The Public is tired of the same old excuse

The beginning of every government has a honeymoon period of being able to blame any problem on the actions of its predecessor. The current mob have been feeding off the line; “the deficit we inherited from Labour” on a daily basis. But there is only so long that the same song can be sung before the people get tired of hearing it. Eventually everyone got sick of Wet Wet Wet and Bryan Adams. With the economy shrinking in the last quarter by 0.6% the government is losing the sympathy of the public and it now appears that the use of this slogan is toxic for a politician.

Welsh Secretary of State Cheryl Gillian was the latest to suffer for daring to use the excuse on Thursday’s Question Time. The political version of Rome’s gladiatorial games is far better at gauging the mood of the country than the Eton school boy one-upmanship disguised as Prime Ministers Questions and the audience voiced made its displeasure apparent.

The beginning of the end for the line can be identified as the 11th of February edition of Question time when Cabinet Minister Frances Maude was subjected to a barrage of abuse from an audience irate at his reference to the previous government’s responsibility for the current levels of debt. The anger of the crowd was such that Jacquie Smith got away with faming boredom by pretending to yawn. When a representative of the mess makers is able to mock the recipients of the mess it goes a long way to showing how unpopular the excuse is. The scene was a remarkable one. Shouts of discontent rang around the room as the top finally blew off a populous increasingly disenfranchised by government policy. Cries of “bankers’ bonuses” rang out in an unusual example of audience misbehaviour that required David Dimbleby to act the stern headmaster before order was restored.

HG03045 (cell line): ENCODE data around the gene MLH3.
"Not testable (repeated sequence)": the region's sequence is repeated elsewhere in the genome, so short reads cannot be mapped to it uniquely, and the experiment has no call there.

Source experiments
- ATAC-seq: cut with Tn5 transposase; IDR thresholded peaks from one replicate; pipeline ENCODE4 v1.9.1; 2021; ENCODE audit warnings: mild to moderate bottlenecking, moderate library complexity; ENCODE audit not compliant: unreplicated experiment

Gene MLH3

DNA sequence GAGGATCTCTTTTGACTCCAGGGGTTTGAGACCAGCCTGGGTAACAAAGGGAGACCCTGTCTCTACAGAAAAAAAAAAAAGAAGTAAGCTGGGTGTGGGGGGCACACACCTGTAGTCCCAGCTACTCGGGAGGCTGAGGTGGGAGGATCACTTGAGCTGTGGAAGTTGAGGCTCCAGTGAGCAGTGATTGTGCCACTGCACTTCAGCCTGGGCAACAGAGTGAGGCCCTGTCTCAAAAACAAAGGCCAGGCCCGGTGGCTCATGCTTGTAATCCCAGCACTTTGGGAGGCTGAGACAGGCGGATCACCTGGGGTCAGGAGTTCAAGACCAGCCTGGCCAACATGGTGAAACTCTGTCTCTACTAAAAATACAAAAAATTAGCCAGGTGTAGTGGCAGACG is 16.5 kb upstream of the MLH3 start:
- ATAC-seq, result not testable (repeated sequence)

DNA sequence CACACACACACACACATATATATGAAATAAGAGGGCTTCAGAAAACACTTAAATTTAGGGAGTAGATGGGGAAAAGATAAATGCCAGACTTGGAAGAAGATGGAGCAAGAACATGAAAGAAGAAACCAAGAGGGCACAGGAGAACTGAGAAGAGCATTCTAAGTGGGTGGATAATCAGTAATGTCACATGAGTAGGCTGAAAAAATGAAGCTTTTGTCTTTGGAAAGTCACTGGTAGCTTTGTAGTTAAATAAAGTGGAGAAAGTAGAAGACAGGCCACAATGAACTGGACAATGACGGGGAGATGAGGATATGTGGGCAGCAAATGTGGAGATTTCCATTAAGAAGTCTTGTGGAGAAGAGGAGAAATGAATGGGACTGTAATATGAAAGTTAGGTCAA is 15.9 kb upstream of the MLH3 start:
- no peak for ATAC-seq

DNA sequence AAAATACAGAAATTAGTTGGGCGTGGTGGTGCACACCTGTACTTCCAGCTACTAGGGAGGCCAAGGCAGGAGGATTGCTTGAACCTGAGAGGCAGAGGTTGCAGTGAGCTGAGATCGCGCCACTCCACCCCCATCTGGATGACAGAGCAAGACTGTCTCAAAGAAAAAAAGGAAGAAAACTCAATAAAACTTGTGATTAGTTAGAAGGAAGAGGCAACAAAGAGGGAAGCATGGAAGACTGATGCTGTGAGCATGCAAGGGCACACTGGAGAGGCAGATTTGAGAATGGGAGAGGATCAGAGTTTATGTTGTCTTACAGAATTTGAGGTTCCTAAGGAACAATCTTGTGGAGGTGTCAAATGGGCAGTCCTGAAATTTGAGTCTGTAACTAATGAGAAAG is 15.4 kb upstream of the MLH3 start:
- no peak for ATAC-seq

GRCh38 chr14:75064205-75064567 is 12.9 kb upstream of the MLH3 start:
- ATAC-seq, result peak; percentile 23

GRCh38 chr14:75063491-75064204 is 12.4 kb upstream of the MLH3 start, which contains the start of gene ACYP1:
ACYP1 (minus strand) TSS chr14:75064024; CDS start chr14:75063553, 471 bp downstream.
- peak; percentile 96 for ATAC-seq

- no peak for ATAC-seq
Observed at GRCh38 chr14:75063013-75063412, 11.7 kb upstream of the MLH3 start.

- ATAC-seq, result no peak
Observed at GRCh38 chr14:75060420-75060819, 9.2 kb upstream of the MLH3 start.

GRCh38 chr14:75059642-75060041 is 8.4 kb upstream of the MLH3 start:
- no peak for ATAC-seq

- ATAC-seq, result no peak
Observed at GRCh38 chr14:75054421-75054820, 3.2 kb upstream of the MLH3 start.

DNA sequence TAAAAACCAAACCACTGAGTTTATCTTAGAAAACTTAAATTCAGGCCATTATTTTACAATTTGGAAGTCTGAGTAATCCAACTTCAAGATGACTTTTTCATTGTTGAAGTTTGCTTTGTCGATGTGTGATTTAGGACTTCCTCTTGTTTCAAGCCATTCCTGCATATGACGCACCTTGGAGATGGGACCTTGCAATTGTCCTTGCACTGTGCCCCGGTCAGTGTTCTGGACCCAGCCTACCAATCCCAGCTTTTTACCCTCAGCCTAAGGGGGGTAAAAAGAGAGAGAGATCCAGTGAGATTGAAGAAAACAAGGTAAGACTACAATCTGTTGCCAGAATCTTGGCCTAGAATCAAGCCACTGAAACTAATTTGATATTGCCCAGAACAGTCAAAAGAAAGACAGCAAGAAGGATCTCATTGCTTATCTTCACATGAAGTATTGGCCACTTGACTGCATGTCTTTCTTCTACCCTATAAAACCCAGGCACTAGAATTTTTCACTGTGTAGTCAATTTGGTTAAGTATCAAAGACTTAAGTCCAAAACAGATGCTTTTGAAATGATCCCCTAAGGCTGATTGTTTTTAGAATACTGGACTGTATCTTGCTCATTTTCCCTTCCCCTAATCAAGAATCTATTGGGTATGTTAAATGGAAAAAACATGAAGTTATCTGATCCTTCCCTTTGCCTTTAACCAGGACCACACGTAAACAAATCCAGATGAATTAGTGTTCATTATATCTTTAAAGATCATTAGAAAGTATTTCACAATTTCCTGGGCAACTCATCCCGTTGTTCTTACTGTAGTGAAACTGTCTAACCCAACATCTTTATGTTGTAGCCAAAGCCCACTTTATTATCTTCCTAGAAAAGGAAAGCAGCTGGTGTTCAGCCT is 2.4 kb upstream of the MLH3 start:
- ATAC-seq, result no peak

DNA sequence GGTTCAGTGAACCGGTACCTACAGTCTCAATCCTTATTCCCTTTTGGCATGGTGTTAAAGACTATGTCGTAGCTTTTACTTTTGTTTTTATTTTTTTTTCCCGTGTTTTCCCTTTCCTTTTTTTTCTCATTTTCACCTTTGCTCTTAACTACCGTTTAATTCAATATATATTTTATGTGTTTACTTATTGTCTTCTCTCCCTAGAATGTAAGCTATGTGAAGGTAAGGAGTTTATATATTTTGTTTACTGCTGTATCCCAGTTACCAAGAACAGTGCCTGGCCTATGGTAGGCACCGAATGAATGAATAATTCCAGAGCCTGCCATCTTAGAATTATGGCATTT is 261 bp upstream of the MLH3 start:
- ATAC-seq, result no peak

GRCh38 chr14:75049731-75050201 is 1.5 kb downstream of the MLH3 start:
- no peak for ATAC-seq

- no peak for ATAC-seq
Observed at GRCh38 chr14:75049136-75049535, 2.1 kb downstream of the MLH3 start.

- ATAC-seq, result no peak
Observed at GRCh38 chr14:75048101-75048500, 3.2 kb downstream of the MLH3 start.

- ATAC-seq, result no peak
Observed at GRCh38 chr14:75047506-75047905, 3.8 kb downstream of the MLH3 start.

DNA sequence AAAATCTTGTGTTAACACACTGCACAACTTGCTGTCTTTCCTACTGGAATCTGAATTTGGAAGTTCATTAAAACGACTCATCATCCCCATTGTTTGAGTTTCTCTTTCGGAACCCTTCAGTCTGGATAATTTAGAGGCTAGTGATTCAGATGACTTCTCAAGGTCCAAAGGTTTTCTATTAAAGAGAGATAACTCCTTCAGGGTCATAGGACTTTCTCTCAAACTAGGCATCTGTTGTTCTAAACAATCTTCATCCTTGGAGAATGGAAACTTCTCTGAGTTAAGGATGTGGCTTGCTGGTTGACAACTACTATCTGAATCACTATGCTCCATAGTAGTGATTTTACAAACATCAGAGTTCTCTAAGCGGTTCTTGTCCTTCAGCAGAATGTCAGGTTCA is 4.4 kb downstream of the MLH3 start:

Whilst many see it as a tired argument there is no doubting its validity. I would number the factors why but then I would fall foul of repeating the very mistake I am highlighting. The important factor is that the Government has lost this advantage over Labour and the Big Society debate seems to have been the tipping point. The public had so far put up with the slashing of government funding through a number of departments but it seems that their patience has finally been breached in the face of the apparent hypocrisy of Mr Cameron’s flagship policy.

The Prime Minister’s aim is to recreate the communities of old where neighbours looked after each other and families took care of their elders. Government increasingly took over the role of caring for the people as Labour welfare policies engulfed the state. Welfare was becoming the same financial black hole that the NHS is. By slashing funding to charities and local government the Government is directly affecting the care homes and libraries that many see as fundamental to society. The smell of hypocrisy is in the air and this was exacerbated by Dame Elisabeth Hoodless, the retiring executive director of Community Service Volunteers. The much respected servant to volunteering who had voiced her support for the policy when it was announced has now become a harsh critic claiming that the cuts are “destroying the big society.”